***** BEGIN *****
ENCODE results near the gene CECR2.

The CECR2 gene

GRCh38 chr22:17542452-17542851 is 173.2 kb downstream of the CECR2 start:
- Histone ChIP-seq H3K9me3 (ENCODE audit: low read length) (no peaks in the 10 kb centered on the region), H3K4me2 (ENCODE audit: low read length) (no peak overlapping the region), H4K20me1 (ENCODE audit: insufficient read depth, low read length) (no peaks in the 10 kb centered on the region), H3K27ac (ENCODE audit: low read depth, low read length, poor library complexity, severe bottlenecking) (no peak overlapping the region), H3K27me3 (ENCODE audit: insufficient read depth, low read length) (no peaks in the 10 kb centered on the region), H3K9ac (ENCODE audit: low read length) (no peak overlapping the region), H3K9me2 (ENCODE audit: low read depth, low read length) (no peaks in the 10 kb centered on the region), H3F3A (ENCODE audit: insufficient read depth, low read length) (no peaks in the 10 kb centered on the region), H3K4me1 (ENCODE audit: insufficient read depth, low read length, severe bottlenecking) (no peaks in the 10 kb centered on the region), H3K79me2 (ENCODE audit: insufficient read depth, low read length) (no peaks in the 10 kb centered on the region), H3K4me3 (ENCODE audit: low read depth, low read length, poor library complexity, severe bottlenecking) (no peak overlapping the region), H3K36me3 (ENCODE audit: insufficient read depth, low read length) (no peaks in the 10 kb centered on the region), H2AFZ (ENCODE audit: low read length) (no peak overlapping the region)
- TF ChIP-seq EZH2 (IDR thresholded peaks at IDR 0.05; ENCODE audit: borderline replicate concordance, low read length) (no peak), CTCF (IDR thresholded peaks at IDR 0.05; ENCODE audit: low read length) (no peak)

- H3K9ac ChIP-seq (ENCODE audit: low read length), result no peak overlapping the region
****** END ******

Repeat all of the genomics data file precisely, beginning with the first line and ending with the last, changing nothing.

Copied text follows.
ENCODE results near the gene CECR2.

The CECR2 gene

GRCh38 chr22:17542452-17542851 is 173.2 kb downstream of the CECR2 start:
- Histone ChIP-seq H3K9me3 (ENCODE audit: low read length) (no peaks in the 10 kb centered on the region), H3K4me2 (ENCODE audit: low read length) (no peak overlapping the region), H4K20me1 (ENCODE audit: insufficient read depth, low read length) (no peaks in the 10 kb centered on the region), H3K27ac (ENCODE audit: low read depth, low read length, poor library complexity, severe bottlenecking) (no peak overlapping the region), H3K27me3 (ENCODE audit: insufficient read depth, low read length) (no peaks in the 10 kb centered on the region), H3K9ac (ENCODE audit: low read length) (no peak overlapping the region), H3K9me2 (ENCODE audit: low read depth, low read length) (no peaks in the 10 kb centered on the region), H3F3A (ENCODE audit: insufficient read depth, low read length) (no peaks in the 10 kb centered on the region), H3K4me1 (ENCODE audit: insufficient read depth, low read length, severe bottlenecking) (no peaks in the 10 kb centered on the region), H3K79me2 (ENCODE audit: insufficient read depth, low read length) (no peaks in the 10 kb centered on the region), H3K4me3 (ENCODE audit: low read depth, low read length, poor library complexity, severe bottlenecking) (no peak overlapping the region), H3K36me3 (ENCODE audit: insufficient read depth, low read length) (no peaks in the 10 kb centered on the region), H2AFZ (ENCODE audit: low read length) (no peak overlapping the region)
- TF ChIP-seq EZH2 (IDR thresholded peaks at IDR 0.05; ENCODE audit: borderline replicate concordance, low read length) (no peak), CTCF (IDR thresholded peaks at IDR 0.05; ENCODE audit: low read length) (no peak)

- H3K9ac ChIP-seq (ENCODE audit: low read length), result no peak overlapping the region